The ugliness which lives inside of people physically manifests itself. As sickness and pain and fatigue, yes, but also outside of the body. When I moved into an apartment after being homeless for half a year, just before the corona virus hit the United States, I quickly discovered that there was a bed bug problem. I would find tiny brownish red dots in my closet, on the floor, in my bed. Once, I woke up, the sun barely risen in the sky, and saw a small red bed bug resting on my pillow, inflamed with my blood. By this time, about a week after I’d recognized the situation as a problem, I’d become used to it, and wasn’t startled. …
The American education system lies to children. About the things this country has done and still does. The United States, and the West at large, has controlled the human story for hundreds of years. It’s not hard at all to shift the narrative when you’ve colonized well over half the world.
I’m concerned. Because I know what kids learn in school. I know what they dont learn. Especially in under-privileged schools and schools in very conservative States, that enjoy teaching a watered down and racist reinvention of actual history.
They teach that Martin Luther King loved peace, and that apparently, White people loved him. Even though he was assassinated by a white man. Malcolm X was a violent radical, because apparently responding to being dehumanized with anger isn’t an appropriate response. Rosa Parks sat on a bus because she was tired. …
Speaking is a powerful, controversial activity, and words are controversial, powerful things. This can almost certainly be proven just by logging on to social media for more than five minutes, or turning on a news channel for more than five seconds. As the world evolves, the internet gets bigger, and political and social climates continue to change for better or worse; one thing remains the same. Human beings talk, about themselves.
This is not a bad thing. Talking about personal things that control personal realities doesn’t make a person conceited or full of themselves. It is necessary. The problems arise, when people are discouraged from speaking up.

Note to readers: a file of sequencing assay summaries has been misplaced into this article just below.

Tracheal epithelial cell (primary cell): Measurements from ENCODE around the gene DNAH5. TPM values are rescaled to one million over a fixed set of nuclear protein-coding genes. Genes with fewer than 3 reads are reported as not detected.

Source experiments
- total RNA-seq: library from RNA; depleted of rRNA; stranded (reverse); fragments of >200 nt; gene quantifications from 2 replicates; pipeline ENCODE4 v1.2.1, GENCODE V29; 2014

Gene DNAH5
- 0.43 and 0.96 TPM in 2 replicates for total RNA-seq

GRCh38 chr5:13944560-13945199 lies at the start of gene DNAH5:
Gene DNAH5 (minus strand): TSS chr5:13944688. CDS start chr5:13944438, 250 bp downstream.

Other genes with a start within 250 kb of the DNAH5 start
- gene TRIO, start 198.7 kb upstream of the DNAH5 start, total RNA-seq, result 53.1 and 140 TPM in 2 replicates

America has a long history of silencing and censorship, both over and under the radar. …
When I was a kid, he screamed at the top of his lungs for hours at a time. He’d usually start early in the morning, and sometimes wouldn’t stop until midnight or later. I started referring to these outbursts as “episodes” a few years ago. And they were quite frequent episodes. After a watching my father consistently, anyone can predict when they’ll come on.
My father has always been an angry man. A violently angry man, to those who know him the best. To everyone else he was perfectly kind, intelligent, respectable. He was never any of those things to us. By that, I don’t mean he would beat me or anyone else, he wouldn’t. Some people know how to hurt you without ever lifting a finger. …
She is loud in a way that confuses people
keeps them on their toes
not knowing where she will turn next
or what could possibly be done to escape her.
The one that could push every star out of the sky
with one straining thought.
What a power that is.
Even so, one small star would remain
Finite, ignored or despised
all the time it has existed.
It’s brightness would fold
and come apart in places,
pockets of darkness formed on its outsides.
You can become a believer in Gods
created to justify the hatred of you,
But only in the shallow way
you can believe your chemistry teacher
When she mutters something